Question: My 2 month old baby boy won't sleep in his crib. If I lay him down totally asleep, he'll either wake up right away and begin to cry or sleep for about 20-30 min and then wake up crying. I've tried putting him in awake, but sleepy and he just screams. Today I tried to just let him CIO, but he cried frantically for an 1 hr and 10 min. I gave up! How long was I supposed to let him cry? He only sleeps on someone or in his swing.
He also hates "tummy time". Again, the second I place him on his stomach, he screams. I'll leave him there a few minutes, but he doesn't stop crying. Any suggestions for a baby that is more stubborn than his parents? ;)
Heidi’s Answer: Dear Shannon,
That’s such a nice way to look at it, your baby boy being more stubborn than you :).
Anyway, 2 months old is still very young to be able to settle by himself, not many babies do that at that age (even if they did the first few weeks). So you have been doing well trying to put him down asleep or experimented with putting down awake.
The crying it out will not do any good right now. In my opinion it is never necessary, but especially this age is too young to be effective, not to mention the health and psychological impact you will want to avoid. Check my cry it out pages for more details.
Right now, the best thing to work on is to have him sleep regularly and enough. You want to avoid him getting overtired as that will make his (and your) days unpleasant and it will make it harder to get him to sleep at all. Have you considered or tried swaddling? A well-fitting sleeping bag may also be a good inbetween try.
What I would like to advise you now to start with:
- Work on a regular schedule with a clear day/night difference as suggested on this sleep schedule page.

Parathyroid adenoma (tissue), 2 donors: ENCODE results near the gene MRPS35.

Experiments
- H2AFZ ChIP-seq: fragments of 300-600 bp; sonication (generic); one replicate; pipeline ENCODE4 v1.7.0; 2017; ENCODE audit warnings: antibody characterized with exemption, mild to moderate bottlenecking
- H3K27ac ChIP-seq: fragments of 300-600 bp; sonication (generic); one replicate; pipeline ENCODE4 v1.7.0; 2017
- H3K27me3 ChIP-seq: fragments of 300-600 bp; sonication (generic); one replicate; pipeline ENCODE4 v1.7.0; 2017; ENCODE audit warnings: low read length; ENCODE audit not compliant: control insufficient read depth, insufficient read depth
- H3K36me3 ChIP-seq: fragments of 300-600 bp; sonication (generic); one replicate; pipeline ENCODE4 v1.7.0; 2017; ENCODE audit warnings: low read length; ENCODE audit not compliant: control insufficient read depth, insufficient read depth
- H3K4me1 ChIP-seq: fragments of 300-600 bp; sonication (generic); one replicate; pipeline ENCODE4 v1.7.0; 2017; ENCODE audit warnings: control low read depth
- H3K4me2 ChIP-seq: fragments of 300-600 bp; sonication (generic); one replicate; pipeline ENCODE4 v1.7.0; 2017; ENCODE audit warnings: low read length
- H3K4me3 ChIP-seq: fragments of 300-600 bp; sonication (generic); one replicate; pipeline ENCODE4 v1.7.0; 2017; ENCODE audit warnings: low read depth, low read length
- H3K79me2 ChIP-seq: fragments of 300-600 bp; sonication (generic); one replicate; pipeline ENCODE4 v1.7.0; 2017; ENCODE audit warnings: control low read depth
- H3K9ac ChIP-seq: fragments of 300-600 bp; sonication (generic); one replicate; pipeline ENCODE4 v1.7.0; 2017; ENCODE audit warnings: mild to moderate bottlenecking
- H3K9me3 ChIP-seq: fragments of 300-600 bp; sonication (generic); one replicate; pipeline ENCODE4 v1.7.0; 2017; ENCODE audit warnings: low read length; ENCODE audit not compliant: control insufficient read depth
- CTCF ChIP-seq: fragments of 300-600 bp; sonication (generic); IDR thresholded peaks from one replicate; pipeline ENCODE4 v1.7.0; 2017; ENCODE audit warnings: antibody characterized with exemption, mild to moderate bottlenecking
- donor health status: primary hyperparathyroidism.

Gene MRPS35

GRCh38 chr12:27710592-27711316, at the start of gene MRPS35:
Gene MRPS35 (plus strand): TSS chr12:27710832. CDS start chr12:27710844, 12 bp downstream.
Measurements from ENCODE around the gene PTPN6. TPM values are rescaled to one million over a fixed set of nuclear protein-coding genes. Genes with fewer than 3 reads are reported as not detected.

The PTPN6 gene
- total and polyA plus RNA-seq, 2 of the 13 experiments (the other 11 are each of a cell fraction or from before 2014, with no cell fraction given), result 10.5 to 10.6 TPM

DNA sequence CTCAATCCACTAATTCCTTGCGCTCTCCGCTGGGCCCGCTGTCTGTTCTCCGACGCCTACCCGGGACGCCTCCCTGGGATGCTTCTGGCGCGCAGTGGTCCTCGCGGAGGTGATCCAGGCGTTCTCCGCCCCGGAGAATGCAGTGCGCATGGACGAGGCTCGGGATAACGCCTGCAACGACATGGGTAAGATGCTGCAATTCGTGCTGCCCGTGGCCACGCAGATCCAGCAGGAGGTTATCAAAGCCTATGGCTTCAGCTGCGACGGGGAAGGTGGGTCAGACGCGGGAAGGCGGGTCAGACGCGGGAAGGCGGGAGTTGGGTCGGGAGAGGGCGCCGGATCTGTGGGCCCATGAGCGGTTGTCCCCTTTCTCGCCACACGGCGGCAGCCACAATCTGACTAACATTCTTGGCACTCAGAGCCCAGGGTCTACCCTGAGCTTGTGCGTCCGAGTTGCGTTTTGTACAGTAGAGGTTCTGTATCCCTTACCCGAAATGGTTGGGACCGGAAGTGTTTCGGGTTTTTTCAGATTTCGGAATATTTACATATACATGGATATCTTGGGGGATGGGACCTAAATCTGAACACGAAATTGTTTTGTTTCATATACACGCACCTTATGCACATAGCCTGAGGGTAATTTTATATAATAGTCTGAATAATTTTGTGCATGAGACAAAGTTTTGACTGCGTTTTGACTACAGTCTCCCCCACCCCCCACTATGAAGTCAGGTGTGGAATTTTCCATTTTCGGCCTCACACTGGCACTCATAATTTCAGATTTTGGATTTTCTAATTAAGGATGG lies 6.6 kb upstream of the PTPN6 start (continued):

- For naps, a baby sling can be a great help. Not only does it help him sleep while you have your hands free around the house, it also gets his body used to sleeping for longer stretches, which will help when you start putting him in the cot again for naps.
A safe and well adapted baby swing is OK too for naps from time to time and when you’re around but it is never safe to use at night when you are not there to supervise.
- When putting him down asleep: make sure you wait long enough. That is, once he fell asleep, keep holding him and wait until his body is all quiet, his eyes are still and his breathing is deep and slow. This typically takes 20 or even up to 30 minutes and then you can put him down. If he always wakes up 20-30 minutes after putting him down: go to him after 15 minutes and gently place your hand on his head or belly to comfort him. This is often enough to avoid him waking up and to keep him asleep.
It’s OK to do all this helping for now, you have several months to go before you will 'have' to work on the self soothing.
- Lastly, if you haven’t recently, talk to your doctor or health advisor. There may be a simple cause that you can easily remedy and that a simple health check will reveal.
Because you also mention he does not enjoy tummy time, you may consider seeing an osteopath, specialised in babies. A stuck vertebral nerve or tiny cranial issue may cause distress and poor sleep but a good osteopath can remedy those, often in a single session. You may find the cranial osteopathy therapy checklist helpful.